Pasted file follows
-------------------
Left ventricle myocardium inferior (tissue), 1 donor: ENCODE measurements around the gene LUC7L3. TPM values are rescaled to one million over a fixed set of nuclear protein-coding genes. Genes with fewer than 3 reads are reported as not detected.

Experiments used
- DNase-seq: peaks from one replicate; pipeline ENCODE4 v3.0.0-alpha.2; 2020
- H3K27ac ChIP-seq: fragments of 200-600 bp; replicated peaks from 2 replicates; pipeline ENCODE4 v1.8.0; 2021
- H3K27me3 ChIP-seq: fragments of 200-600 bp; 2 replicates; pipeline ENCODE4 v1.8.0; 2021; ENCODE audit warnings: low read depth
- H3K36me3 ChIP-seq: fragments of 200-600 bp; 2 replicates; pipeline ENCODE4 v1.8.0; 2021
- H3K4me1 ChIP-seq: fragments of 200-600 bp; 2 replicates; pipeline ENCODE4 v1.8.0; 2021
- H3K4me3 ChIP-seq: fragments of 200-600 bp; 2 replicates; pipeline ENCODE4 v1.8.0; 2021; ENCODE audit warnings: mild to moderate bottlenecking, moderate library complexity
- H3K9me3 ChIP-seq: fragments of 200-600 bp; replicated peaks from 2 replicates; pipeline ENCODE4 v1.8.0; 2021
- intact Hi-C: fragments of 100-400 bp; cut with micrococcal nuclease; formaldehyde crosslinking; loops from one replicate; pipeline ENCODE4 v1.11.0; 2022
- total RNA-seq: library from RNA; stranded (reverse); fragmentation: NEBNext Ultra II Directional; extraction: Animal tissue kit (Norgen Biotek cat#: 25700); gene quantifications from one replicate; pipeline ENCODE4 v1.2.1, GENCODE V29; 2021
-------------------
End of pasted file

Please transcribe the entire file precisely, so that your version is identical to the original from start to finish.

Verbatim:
Left ventricle myocardium inferior (tissue), 1 donor: ENCODE measurements around the gene LUC7L3. TPM values are rescaled to one million over a fixed set of nuclear protein-coding genes. Genes with fewer than 3 reads are reported as not detected.

Experiments used
- DNase-seq: peaks from one replicate; pipeline ENCODE4 v3.0.0-alpha.2; 2020
- H3K27ac ChIP-seq: fragments of 200-600 bp; replicated peaks from 2 replicates; pipeline ENCODE4 v1.8.0; 2021
- H3K27me3 ChIP-seq: fragments of 200-600 bp; 2 replicates; pipeline ENCODE4 v1.8.0; 2021; ENCODE audit warnings: low read depth
- H3K36me3 ChIP-seq: fragments of 200-600 bp; 2 replicates; pipeline ENCODE4 v1.8.0; 2021
- H3K4me1 ChIP-seq: fragments of 200-600 bp; 2 replicates; pipeline ENCODE4 v1.8.0; 2021
- H3K4me3 ChIP-seq: fragments of 200-600 bp; 2 replicates; pipeline ENCODE4 v1.8.0; 2021; ENCODE audit warnings: mild to moderate bottlenecking, moderate library complexity
- H3K9me3 ChIP-seq: fragments of 200-600 bp; replicated peaks from 2 replicates; pipeline ENCODE4 v1.8.0; 2021
- intact Hi-C: fragments of 100-400 bp; cut with micrococcal nuclease; formaldehyde crosslinking; loops from one replicate; pipeline ENCODE4 v1.11.0; 2022
- total RNA-seq: library from RNA; stranded (reverse); fragmentation: NEBNext Ultra II Directional; extraction: Animal tissue kit (Norgen Biotek cat#: 25700); gene quantifications from one replicate; pipeline ENCODE4 v1.2.1, GENCODE V29; 2021